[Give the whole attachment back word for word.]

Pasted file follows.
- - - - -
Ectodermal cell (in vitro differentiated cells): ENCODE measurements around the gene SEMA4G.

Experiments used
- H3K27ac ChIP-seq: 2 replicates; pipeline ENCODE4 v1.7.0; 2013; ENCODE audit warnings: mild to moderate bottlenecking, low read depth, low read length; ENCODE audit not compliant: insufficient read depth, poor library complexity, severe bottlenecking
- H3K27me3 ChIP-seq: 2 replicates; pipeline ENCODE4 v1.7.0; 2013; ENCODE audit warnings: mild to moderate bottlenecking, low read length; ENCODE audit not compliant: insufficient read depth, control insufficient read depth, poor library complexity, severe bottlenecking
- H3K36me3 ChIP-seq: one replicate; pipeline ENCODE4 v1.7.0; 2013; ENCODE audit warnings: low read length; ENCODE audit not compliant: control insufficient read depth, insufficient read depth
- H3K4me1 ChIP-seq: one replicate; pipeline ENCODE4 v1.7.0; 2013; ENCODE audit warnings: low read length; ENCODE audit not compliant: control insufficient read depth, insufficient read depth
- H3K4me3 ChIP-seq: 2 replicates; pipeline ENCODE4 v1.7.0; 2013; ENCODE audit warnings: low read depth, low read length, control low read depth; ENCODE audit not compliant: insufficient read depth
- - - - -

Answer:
Ectodermal cell (in vitro differentiated cells): ENCODE measurements around the gene SEMA4G.

Experiments used
- H3K27ac ChIP-seq: 2 replicates; pipeline ENCODE4 v1.7.0; 2013; ENCODE audit warnings: mild to moderate bottlenecking, low read depth, low read length; ENCODE audit not compliant: insufficient read depth, poor library complexity, severe bottlenecking
- H3K27me3 ChIP-seq: 2 replicates; pipeline ENCODE4 v1.7.0; 2013; ENCODE audit warnings: mild to moderate bottlenecking, low read length; ENCODE audit not compliant: insufficient read depth, control insufficient read depth, poor library complexity, severe bottlenecking
- H3K36me3 ChIP-seq: one replicate; pipeline ENCODE4 v1.7.0; 2013; ENCODE audit warnings: low read length; ENCODE audit not compliant: control insufficient read depth, insufficient read depth
- H3K4me1 ChIP-seq: one replicate; pipeline ENCODE4 v1.7.0; 2013; ENCODE audit warnings: low read length; ENCODE audit not compliant: control insufficient read depth, insufficient read depth
- H3K4me3 ChIP-seq: 2 replicates; pipeline ENCODE4 v1.7.0; 2013; ENCODE audit warnings: low read depth, low read length, control low read depth; ENCODE audit not compliant: insufficient read depth